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FiTV: TV's changing definition of "Mom"

My mother and I have always been close. However, as I’ve grown older, the word “Mom” has had different connotations. Some I’ve experienced personally. Some I’ve discovered on TV.
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My mother and I have always been close.  However, as I’ve grown older, the word “Mom” has had different connotations.  Some I’ve experienced personally.  Some I’ve discovered on TV.

In the early days of television, June Cleaver was the paragon of Mom-hood.  However, she was a little difficult to live up to for most women.  Fortunately, I barely had a passing awareness of this particular Mrs. C.

Now Happy Days’ Marion Cunningham was the stay-at-home mom that I sometimes longed for in my own house.  She always had something ready when the kids got home.  My mother worked full time.  So on the surface, they had little in common.  But they both had that deceptive backbone of steel beneath a soft and gentle veneer. 

I also grew up with the Partridge Family.  My mom played piano but she didn’t quite match Shirley Partridge’s cool band vibe and never bought us a painted tour bus.

Family Ties’ Elyse Keaton was another matriarch I watched carefully.  While my mother was hardly a former '60s radical – nor I an egghead Republican child – both women had that ever-present “go with the flow” mentality regardless of what their kids threw at them.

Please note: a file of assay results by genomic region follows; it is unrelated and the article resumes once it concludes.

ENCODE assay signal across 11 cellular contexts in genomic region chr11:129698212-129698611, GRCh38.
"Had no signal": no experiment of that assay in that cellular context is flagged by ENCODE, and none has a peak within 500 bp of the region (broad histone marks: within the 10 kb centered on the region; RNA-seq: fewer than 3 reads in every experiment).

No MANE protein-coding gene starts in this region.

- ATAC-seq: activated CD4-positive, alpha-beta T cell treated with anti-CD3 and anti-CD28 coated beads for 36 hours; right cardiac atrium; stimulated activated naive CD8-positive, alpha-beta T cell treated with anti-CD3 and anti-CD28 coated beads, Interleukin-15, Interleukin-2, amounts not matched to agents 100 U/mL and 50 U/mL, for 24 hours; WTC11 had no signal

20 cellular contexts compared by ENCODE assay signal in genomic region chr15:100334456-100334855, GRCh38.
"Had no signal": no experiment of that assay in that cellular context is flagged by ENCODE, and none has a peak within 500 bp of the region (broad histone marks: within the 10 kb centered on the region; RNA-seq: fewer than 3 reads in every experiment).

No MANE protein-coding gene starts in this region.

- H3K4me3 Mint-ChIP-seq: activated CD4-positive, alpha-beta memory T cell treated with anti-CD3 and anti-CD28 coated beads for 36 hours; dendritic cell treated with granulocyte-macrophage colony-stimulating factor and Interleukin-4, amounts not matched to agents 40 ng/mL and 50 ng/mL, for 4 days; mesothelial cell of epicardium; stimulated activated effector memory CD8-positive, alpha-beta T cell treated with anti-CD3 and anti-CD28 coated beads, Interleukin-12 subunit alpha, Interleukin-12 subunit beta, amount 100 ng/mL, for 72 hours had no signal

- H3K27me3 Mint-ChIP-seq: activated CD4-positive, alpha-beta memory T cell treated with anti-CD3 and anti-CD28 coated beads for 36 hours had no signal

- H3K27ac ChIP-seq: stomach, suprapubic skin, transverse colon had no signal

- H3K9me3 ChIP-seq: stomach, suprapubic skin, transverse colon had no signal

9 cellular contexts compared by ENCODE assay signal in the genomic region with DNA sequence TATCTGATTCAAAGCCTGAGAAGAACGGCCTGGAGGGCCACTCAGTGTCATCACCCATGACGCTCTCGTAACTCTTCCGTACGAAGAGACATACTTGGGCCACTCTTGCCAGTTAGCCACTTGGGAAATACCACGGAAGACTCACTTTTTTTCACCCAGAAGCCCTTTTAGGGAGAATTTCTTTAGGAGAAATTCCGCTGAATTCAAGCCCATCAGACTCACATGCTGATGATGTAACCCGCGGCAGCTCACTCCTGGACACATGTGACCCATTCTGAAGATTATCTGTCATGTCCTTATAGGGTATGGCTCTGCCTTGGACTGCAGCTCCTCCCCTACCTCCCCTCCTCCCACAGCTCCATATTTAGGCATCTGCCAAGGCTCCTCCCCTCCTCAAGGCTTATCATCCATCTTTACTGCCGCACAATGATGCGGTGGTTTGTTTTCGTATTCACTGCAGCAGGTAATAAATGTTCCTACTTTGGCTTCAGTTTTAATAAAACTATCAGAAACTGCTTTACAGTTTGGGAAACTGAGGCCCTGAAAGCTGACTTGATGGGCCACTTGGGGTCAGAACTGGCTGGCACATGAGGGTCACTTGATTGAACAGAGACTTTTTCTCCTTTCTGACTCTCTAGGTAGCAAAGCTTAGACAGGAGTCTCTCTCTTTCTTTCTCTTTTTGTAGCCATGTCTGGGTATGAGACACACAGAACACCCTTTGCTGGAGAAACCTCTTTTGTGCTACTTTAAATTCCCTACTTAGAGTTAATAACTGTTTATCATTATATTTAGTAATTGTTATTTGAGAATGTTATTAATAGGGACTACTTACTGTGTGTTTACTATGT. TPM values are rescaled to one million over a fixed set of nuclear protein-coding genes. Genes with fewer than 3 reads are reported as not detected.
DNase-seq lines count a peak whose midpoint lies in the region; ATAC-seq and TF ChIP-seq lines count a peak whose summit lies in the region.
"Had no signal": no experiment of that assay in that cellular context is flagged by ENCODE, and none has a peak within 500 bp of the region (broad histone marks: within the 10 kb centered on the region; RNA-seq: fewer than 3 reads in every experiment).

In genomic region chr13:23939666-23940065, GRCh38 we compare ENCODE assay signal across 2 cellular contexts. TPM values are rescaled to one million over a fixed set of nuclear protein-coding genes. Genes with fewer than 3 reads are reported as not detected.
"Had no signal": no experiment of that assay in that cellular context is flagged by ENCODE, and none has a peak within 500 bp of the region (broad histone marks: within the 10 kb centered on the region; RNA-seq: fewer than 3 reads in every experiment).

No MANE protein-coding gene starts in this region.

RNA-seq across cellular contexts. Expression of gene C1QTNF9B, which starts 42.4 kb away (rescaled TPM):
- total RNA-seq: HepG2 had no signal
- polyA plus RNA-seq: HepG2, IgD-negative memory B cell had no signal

Then I met Mrs. Clair Huxtable.  She was the epitome of the woman who had it all:  a loving family, a thriving career, and plenty of time for both of them.  I couldn’t quite understand why my mom was so tired all the time.  Clair did it with five kids and mom only had three. 

For a few years, it seemed that television shows were killing off moms left and right.  From Full House to Party of Five, every second father was a widower or a brother raising his siblings.  But it allowed me to see the possibility of “maternal” support in other people.  Apparently, “mom” didn’t have anything to do with biology or DNA – a lesson that served me well in later years. 

As a young adult woman, Growing Pains and later, Gilmore Girls showed me a different mother/daughter relationship.  Maggie Seaver, the closest I’d found to me own ma, was certainly someone I’d like to hang out with.  And former teen mom, Lorelai Gilmore, actually talked TO her daughter – not at her. 

These were relationships that, as an adult, inspired me to be my mother’s friend.  So much so, that after graduating university, the two of us travelled through Europe and visited family in Sweden for four whole weeks without killing or even maiming each other.

But now, my mother and I have moved into a new stage.  She’s retired, living in a senior’s residence and leaning on me for help.  There’s not much on TV now for inspiration but I do remember The Golden Girls and their message:  a mom is always a mom even if the roles get a little reversed now and then. 

So Mom, I mean it when I say you may not be an iconic matriarch, but I wouldn’t trade you for anyone on TV.  Not even Miss Ellie.




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